June 16, 2004 01:20am
Suicide Girls' SGPin-Up Magazine Shelved
Source: Letters to the Editor
by: Aaron Sigmond
In the fall of last year I approached the popular alt cult soft core website SuicideGirls (SG) about producing a branded/custom publication based on the SG brand. They clearly liked the idea and we successfully formalized our relationship by December. Immediately my staff and I started to work on issue one of what would come to entitled, SGPin-Up magazine, the first magazine of it's kind to be launched in the United States since the US edition of Penthouse in 1969 or perhaps Oui magazine in 1972--a magazine that combines erotic imagery with substitutive, topical and political editorial.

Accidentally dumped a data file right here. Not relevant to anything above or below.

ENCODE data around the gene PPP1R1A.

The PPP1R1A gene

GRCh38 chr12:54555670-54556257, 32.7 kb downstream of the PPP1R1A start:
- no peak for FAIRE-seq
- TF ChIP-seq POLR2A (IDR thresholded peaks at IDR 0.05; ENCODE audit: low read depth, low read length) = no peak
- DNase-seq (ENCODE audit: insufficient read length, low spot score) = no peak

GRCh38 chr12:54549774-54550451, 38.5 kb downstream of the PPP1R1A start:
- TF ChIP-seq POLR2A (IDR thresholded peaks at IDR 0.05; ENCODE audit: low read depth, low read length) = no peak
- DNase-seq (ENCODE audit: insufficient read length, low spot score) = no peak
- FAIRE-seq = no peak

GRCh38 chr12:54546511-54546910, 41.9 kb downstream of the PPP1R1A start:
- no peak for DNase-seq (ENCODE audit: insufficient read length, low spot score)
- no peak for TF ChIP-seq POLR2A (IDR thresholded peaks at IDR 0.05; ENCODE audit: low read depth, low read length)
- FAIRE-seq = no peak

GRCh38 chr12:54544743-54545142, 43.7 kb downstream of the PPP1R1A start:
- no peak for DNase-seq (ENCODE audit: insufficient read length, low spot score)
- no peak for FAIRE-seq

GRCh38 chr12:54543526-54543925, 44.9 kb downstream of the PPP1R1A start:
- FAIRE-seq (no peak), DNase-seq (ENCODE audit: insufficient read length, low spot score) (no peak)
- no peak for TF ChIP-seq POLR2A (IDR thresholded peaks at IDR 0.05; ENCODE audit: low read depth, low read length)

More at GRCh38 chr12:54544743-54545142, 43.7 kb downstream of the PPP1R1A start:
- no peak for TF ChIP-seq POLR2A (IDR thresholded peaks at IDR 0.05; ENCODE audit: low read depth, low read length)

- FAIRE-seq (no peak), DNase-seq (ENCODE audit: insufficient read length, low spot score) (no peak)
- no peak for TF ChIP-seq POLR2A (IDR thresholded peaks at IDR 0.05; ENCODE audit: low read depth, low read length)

Unfortunately things did not go smoothly from the get go. There seemed to be a significant philosophical difference (in Hollywood they call them "creative differences") as to the direction of the magazine. As the editorial director and publisher of the magazine I had originally proposed and continued to envision the magazine as a brand expansion vehicle for SG. Since the majority of the publications distribution would be on the newsstand via Curtis Circulation the largest newsstand distributor in No. America and Diamond Comics and not the website itself, it seemed logical that the magazine would take the best elements of SG and apply them to a stand alone magazine with an equal but separate identity in order to attracted newsstand readership that may not be familiar with the site. In creating the editorial mission for the publications my staff and I were always mindful that we also had a duty to satisfy the SuicideGirls.com members, fans and outright sycophants. In the end it seemed what SG wanted was nothing more than a very linear brand extension that was more akin to a "fanzine", not the first rate, thought provoking, hipster, pseudo-porn glossy that I though we should produce.